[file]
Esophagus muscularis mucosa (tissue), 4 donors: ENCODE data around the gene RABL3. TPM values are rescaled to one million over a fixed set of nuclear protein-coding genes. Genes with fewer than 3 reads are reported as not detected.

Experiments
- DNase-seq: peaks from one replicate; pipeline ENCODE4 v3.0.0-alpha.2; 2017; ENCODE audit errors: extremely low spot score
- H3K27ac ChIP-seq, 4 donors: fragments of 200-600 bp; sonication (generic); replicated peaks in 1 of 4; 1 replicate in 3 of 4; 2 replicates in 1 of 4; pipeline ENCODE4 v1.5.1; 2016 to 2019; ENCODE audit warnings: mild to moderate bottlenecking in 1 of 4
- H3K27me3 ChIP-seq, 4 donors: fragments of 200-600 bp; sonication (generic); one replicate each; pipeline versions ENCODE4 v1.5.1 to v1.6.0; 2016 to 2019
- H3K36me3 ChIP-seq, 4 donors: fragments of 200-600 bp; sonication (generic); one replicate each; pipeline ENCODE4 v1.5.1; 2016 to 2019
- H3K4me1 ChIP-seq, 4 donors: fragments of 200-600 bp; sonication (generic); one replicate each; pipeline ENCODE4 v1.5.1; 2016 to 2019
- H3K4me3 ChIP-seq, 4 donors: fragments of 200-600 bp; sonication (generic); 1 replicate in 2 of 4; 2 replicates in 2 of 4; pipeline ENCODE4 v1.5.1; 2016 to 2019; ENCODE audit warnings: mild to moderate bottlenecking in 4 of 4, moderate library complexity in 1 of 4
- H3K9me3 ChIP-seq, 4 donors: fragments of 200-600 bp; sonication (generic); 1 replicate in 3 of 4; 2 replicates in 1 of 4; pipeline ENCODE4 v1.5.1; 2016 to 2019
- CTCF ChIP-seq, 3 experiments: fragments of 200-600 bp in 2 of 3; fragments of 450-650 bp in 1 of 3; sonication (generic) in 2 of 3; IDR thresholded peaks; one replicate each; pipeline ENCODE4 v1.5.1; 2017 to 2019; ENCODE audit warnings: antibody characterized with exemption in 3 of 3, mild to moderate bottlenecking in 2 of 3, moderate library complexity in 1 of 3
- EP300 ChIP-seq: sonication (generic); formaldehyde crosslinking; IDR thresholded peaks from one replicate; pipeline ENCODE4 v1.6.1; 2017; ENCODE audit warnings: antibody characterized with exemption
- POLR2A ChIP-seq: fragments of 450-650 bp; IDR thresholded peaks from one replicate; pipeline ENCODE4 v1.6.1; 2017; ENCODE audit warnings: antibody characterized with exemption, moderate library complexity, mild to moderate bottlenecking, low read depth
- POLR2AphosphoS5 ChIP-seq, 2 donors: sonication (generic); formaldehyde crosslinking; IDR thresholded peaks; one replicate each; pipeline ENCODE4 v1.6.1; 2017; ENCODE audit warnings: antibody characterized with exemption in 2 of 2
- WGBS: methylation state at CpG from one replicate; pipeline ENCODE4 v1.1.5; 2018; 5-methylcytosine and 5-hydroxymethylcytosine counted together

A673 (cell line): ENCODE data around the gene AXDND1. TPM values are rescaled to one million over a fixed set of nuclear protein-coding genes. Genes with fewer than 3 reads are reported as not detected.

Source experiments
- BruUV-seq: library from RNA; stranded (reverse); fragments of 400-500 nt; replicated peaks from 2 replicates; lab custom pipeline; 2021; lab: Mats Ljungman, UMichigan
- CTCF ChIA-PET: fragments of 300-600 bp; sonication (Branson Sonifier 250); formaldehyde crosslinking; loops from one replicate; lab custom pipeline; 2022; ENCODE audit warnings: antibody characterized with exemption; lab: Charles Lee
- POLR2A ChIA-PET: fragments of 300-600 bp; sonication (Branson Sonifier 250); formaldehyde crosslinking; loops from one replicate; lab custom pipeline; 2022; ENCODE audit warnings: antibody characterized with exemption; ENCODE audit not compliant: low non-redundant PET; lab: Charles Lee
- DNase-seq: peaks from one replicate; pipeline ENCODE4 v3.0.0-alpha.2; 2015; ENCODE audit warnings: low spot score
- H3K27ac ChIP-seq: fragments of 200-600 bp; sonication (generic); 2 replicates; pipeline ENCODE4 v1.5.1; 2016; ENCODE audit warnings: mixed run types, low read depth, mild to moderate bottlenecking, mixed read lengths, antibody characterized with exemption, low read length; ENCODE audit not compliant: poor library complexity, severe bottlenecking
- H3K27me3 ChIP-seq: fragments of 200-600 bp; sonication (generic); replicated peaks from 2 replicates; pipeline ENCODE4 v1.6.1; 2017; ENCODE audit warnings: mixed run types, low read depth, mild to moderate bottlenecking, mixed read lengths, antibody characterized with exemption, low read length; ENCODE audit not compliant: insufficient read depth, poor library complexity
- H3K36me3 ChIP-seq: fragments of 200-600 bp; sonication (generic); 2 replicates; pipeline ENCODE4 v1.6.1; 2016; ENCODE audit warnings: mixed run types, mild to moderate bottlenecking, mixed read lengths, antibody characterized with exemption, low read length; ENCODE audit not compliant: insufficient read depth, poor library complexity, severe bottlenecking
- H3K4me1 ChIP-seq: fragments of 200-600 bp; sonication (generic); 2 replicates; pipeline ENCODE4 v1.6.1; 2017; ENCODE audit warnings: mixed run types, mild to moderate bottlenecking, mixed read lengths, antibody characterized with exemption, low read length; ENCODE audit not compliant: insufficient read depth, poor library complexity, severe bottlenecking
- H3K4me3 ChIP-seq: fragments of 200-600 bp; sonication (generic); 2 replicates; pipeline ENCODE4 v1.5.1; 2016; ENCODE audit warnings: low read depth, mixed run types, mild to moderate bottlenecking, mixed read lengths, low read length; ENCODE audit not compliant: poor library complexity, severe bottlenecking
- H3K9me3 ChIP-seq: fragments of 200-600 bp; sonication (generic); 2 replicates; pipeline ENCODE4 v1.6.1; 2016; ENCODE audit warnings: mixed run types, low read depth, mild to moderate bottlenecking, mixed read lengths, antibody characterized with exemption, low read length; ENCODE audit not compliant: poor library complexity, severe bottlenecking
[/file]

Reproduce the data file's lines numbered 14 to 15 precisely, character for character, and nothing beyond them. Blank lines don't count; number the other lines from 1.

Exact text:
- WGBS: methylation state at CpG from one replicate; pipeline ENCODE4 v1.1.5; 2018; 5-methylcytosine and 5-hydroxymethylcytosine counted together

A673 (cell line): ENCODE data around the gene AXDND1. TPM values are rescaled to one million over a fixed set of nuclear protein-coding genes. Genes with fewer than 3 reads are reported as not detected.